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Convention 2015

Lord Sheikh is dedicated to promote bilateral trade between UK and the African continent.

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During his recent speech at the House of Lords, Lord Sheikh emphasized his interest to promote more business between the United Kingdom and overseas countries. He stated that this will be one of the driving forces of UK’s continued recovery. Ultimately, it will help UK to balance its budget and reduce its national debt. He also talked of his personal affinity with Africa, as he was born in Kenya and spent his formative years in Uganda.

Lord Sheikh has travelled across the continent, spoken at various meetings, met African businessmen and has first-hand knowledge of what Africa has to offer. Africa’s continent’s GDP is expected to grow by 4.5% this year and 5% next year. Furthermore, many African states have been members of the much-admired “7% club” in recent years. A number of economists have predicted that Africa could account for 7% of the global economy by 2040. Africa has a huge land area and an abundance of untapped natural resources. These include substantial reserves of oil, minerals, food and natural resources, and will undoubtedly serve much of the world’s demands in the future, he said.

Africa offers so much but, like any other economy, it has its challenges and vulnerabilities. Africa has realised these challenges and is already working hard to address them. At the moment, a conference is being held in South Africa where one of the subjects being discussed is the growth of the continent’s economy and achieving prosperity.

Recently, Lord Sheikh hosted and spoke at an event for the Economic Community of West African States, a body of 15 West African countries with a vision of collective self-sufficiency for their member states. They are creating an integrated region with mutual access to resources and investment opportunities.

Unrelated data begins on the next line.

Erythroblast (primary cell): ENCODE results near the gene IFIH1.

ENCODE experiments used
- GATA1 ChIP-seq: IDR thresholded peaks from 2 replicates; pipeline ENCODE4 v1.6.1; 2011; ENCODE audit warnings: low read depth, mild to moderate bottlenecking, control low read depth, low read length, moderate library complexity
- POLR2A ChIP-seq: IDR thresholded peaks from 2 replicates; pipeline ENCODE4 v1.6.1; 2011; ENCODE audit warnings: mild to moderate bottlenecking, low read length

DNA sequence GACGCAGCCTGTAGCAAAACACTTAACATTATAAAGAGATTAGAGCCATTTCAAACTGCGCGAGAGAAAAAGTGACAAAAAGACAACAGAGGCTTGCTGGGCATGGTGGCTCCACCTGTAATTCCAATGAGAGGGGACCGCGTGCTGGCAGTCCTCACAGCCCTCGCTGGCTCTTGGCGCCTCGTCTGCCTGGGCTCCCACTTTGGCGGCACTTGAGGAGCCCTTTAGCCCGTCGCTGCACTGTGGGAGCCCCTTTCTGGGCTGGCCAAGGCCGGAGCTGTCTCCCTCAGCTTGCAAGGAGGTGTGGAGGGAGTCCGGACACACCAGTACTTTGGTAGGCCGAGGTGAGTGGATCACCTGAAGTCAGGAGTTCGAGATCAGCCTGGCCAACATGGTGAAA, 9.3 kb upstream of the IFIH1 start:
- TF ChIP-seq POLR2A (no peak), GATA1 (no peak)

Lord Sheikh also met African businessmen who are very keen to promote trade between the UK and Ghana. It is worthwhile to note that UK is accelerating its trade with Ghana, as it is a stable country with good governance. Similarly, last year, he spoke at an event for the Southern African Development Community. It is a great example of fluid multilateral co-operation to encourage economic growth. It is investing in projects aimed at improving infrastructure in the region.

At a recent dinner held by the Association for African Owned Enterprises, Lord Sheikh was awarded the lifetime achievement award for his involvement in trade with Africa. In 2014, during his speech at the Ugandan investment Convention in London, he said that UK is Uganda’s largest foreign direct investor with investment worth over 1.1billion dollars. Since UK has historical ties with Uganda, he believes that if the ties are strengthened further, it will create more business links and opportunities for the two countries.

African countries are also moving quickly to improve their investment climate and conditions for doing business. Last year, a World Bank report found that Africa comprises five of the top 10 places in the world with the most reforms making it easier to do business. The same report found that since 2005, all African countries have improved the business regulatory environment for small and medium-sized businesses. Foreign direct investment is gradually moving away from mineral resources into consumer goods and services. This is in response to the needs of a growing middle class. Manufactured goods now constitute nearly 40% of intra- African exports. These changes present an unprecedented opportunity for overseas businesses to get involved. UK must capitalise now before it is too late.